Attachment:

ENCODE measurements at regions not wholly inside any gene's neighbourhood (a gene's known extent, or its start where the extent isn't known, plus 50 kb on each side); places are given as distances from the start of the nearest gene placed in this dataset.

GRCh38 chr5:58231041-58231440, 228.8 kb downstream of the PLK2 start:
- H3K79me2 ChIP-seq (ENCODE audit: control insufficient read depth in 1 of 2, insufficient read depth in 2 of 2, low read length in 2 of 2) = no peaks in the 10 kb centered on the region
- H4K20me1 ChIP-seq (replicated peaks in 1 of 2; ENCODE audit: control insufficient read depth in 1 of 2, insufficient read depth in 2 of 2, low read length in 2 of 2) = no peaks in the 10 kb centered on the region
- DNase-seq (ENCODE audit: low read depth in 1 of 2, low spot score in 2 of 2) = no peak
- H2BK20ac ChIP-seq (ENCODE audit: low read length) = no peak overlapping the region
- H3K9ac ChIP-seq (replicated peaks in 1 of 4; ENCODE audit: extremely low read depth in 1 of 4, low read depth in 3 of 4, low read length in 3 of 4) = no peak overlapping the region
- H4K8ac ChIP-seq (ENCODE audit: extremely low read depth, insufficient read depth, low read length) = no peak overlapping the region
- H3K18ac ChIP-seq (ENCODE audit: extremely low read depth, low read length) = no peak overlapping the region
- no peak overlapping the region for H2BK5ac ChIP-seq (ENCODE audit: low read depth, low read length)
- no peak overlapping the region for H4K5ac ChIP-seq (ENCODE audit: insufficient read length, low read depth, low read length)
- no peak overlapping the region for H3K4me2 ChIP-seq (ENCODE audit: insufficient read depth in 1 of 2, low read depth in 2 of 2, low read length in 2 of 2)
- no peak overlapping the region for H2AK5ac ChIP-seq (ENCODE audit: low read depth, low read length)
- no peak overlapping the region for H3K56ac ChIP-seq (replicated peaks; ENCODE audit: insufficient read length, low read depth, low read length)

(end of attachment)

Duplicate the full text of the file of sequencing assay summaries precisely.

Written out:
ENCODE measurements at regions not wholly inside any gene's neighbourhood (a gene's known extent, or its start where the extent isn't known, plus 50 kb on each side); places are given as distances from the start of the nearest gene placed in this dataset.

GRCh38 chr5:58231041-58231440, 228.8 kb downstream of the PLK2 start:
- H3K79me2 ChIP-seq (ENCODE audit: control insufficient read depth in 1 of 2, insufficient read depth in 2 of 2, low read length in 2 of 2) = no peaks in the 10 kb centered on the region
- H4K20me1 ChIP-seq (replicated peaks in 1 of 2; ENCODE audit: control insufficient read depth in 1 of 2, insufficient read depth in 2 of 2, low read length in 2 of 2) = no peaks in the 10 kb centered on the region
- DNase-seq (ENCODE audit: low read depth in 1 of 2, low spot score in 2 of 2) = no peak
- H2BK20ac ChIP-seq (ENCODE audit: low read length) = no peak overlapping the region
- H3K9ac ChIP-seq (replicated peaks in 1 of 4; ENCODE audit: extremely low read depth in 1 of 4, low read depth in 3 of 4, low read length in 3 of 4) = no peak overlapping the region
- H4K8ac ChIP-seq (ENCODE audit: extremely low read depth, insufficient read depth, low read length) = no peak overlapping the region
- H3K18ac ChIP-seq (ENCODE audit: extremely low read depth, low read length) = no peak overlapping the region
- no peak overlapping the region for H2BK5ac ChIP-seq (ENCODE audit: low read depth, low read length)
- no peak overlapping the region for H4K5ac ChIP-seq (ENCODE audit: insufficient read length, low read depth, low read length)
- no peak overlapping the region for H3K4me2 ChIP-seq (ENCODE audit: insufficient read depth in 1 of 2, low read depth in 2 of 2, low read length in 2 of 2)
- no peak overlapping the region for H2AK5ac ChIP-seq (ENCODE audit: low read depth, low read length)
- no peak overlapping the region for H3K56ac ChIP-seq (replicated peaks; ENCODE audit: insufficient read length, low read depth, low read length)